Continue reading “Do You Have To Say Something New?”
“People with new ideas, people with the faintest capacity for saying something new, are extremely few in number, extraordinarily so in fact. One thing only is clear, that the appearance of all these grades and sub-divisions of men must follow with unfailing regularity some law of nature. That law, of course, is unknown at present, but I am convinced that it exists, and one day may become known. The vast mass of mankind is mere material and only exists in order by some great effort, by some mysterious process, by means of some crossing of races and stocks, to bring into the world at last perhaps one man out of a thousand with a spark of independence. One in ten thousand perhaps—I speak roughly, approximately—is born with some independence, and with still greater independence one in a hundred thousand. The man of genius is one of the millions, and the great geniuses, the crown of humanity, appear on earth perhaps one in many thousand million. In fact, I have not peeped into the retort in which all this takes place. But there certainly is and must be a definite law, it cannot be a matter of chance. ”
We all want a good life – good health, good food, adequate shelter, a harmonious family, a rewarding career. In short, a life we can enjoy.
For many, this happens to be possible, but for many, it does not. Why is that? What is that makes a difference in lives?
When I came upon Stoicism, I immediately become a fancier. I felt an exalting delight of relief, comfort and joy, for, in many of its concepts, I recognized my own insights. I spent a lot of time reading, thinking and introducing others to the ideas of Stoicism. In many aspects, it is similar to Buddhism, to which I also relate. So, I absorbed all wise words of all these wise men and tried to apply them to soothe my worries, anxieties and fears. Yet, slowly one question started corroding my philosophical delight:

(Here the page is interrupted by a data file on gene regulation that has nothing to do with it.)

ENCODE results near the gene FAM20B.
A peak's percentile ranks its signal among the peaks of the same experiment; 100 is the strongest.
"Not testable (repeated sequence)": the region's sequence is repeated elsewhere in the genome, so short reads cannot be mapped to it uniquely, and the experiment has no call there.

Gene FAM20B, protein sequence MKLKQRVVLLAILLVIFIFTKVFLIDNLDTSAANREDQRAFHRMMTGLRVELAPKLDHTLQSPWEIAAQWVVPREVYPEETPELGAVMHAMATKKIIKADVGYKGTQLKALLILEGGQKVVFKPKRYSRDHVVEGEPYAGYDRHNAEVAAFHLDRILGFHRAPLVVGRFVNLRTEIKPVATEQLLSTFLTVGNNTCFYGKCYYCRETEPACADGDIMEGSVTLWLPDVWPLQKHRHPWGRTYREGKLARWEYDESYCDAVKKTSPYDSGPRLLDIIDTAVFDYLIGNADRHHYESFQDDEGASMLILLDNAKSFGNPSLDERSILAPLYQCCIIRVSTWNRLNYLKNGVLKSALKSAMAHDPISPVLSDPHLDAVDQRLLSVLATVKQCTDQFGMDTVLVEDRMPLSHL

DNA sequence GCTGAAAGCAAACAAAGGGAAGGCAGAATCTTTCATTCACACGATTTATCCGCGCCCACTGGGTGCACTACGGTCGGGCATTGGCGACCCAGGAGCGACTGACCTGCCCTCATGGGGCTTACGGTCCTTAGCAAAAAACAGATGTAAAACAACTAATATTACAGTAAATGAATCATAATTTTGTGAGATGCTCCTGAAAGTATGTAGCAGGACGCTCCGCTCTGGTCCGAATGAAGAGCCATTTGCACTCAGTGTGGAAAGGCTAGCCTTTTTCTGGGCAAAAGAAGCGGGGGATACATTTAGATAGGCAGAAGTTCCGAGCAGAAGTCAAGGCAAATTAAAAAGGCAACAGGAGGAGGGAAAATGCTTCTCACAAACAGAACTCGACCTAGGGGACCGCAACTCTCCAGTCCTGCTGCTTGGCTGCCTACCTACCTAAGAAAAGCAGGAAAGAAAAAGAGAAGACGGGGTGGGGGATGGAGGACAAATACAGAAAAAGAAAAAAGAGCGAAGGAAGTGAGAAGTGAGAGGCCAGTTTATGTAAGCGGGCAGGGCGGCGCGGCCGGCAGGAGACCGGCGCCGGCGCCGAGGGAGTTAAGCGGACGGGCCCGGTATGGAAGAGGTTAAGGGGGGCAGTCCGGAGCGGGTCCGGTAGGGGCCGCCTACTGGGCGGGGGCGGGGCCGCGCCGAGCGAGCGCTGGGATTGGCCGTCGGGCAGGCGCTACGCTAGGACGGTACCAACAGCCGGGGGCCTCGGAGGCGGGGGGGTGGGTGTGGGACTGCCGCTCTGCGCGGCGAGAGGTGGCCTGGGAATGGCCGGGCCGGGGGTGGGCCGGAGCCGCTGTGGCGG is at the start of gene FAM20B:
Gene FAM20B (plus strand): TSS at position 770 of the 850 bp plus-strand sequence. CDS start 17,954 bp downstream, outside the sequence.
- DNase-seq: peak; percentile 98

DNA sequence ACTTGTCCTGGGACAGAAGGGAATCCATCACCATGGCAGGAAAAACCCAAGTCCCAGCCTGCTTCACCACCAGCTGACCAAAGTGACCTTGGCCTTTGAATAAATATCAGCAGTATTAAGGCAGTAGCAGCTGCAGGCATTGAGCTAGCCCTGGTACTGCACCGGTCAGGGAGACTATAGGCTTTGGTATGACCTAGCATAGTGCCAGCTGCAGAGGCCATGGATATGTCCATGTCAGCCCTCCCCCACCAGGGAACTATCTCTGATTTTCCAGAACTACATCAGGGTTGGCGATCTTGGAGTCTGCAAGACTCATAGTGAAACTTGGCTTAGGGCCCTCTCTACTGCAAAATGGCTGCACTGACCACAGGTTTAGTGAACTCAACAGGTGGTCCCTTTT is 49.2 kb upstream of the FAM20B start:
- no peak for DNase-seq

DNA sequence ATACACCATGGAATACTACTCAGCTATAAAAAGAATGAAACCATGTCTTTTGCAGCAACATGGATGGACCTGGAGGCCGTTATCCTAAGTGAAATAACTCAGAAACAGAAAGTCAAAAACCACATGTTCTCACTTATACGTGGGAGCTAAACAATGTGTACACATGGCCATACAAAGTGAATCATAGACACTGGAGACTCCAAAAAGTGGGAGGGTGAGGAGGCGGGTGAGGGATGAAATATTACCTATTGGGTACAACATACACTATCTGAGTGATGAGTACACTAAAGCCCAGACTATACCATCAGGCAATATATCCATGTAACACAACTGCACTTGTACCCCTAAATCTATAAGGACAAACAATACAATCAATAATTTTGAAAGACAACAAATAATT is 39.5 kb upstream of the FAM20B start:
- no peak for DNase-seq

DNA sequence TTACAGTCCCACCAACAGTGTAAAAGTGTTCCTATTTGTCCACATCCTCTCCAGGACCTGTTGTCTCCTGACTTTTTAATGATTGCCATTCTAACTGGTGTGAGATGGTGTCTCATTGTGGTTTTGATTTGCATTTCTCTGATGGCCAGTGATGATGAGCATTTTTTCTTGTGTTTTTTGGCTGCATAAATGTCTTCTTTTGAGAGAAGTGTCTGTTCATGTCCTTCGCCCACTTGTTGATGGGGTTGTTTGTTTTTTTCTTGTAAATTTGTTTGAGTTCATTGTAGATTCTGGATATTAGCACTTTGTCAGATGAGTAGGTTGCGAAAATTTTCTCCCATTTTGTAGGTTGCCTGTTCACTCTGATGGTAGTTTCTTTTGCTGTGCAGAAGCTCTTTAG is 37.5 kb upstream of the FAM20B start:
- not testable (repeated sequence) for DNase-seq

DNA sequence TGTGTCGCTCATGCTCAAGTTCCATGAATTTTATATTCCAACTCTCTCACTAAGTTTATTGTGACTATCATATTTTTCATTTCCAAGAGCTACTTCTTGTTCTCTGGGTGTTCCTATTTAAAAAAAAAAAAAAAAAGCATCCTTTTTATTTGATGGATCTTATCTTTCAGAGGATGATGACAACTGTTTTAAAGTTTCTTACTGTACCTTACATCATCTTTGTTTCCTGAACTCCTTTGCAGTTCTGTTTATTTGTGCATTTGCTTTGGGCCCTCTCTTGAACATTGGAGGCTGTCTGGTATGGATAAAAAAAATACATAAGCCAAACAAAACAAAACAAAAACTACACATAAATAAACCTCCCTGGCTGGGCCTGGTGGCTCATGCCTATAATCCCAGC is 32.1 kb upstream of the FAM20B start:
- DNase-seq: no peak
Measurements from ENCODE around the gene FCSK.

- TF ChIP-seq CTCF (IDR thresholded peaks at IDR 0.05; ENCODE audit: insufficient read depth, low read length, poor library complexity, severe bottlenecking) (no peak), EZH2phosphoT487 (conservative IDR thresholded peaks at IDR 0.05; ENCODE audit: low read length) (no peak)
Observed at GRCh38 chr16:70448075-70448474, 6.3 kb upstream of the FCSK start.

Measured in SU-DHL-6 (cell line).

Does Stoicism actually apply to a mother?
Does any philosophy at all apply to a mother?
There are truths so unpleasant that we chose to ignore them. There are truths so apparent that we simply overlook them.Continue reading “Everything Passes. This Too, Will Pass.”
“As far as we can tell from a purely scientific viewpoint, human life has absolutely no meaning. Humans are the outcome of blind evolutionary processes that operate without goal or purpose. Our actions are not part of some divine cosmic plan, and if planet earth were to blow up tomorrow morning, the universe would probably keep going about its business as usual. As far as we can tell at this point, human subjectivity would not be missed. Hence any meaning that people inscribe to their lives is just a delusion.”
― Yuval Noah Harari, Sapiens: A Brief History of Humankind
All of the human unhappiness comes from one single thing: not knowing how to remain at rest in a room.- Blaise Pascal
We live fast-forwarded lives in a fast-forwarded world. We can not stop; the world can not stop. We hurry, we are always in a hurry. And we worry, we always worry. And we are busy; we are always busy.
We can not hear our own thoughts.
But then something happens, and we must stop. And then, we found ourselves in a room. And then the question comes:
Do you know how to remain at rest in a room?
Continue reading “The Secret Power Over Our Judgment”
Love and hate falsify our judgment entirely. In our enemies we see nothing but faults—in our loved ones nothing but excellences, and even their faults appear to us amiable.
Happiness if I am right, lies in two things: being exactly where one belongs – but what official can say that of himself? – and especially, performing comfortably the most commonplace functions, that is having enough sleep and not having new boots, that pinch. When the 720 minutes of the twelve-hour day pass without any special annoyance that can be called a happy day.(Translation from German – William A.Cooper )
Theodor Fontane | Effi Briest, 1894Continue reading “A Happy Day”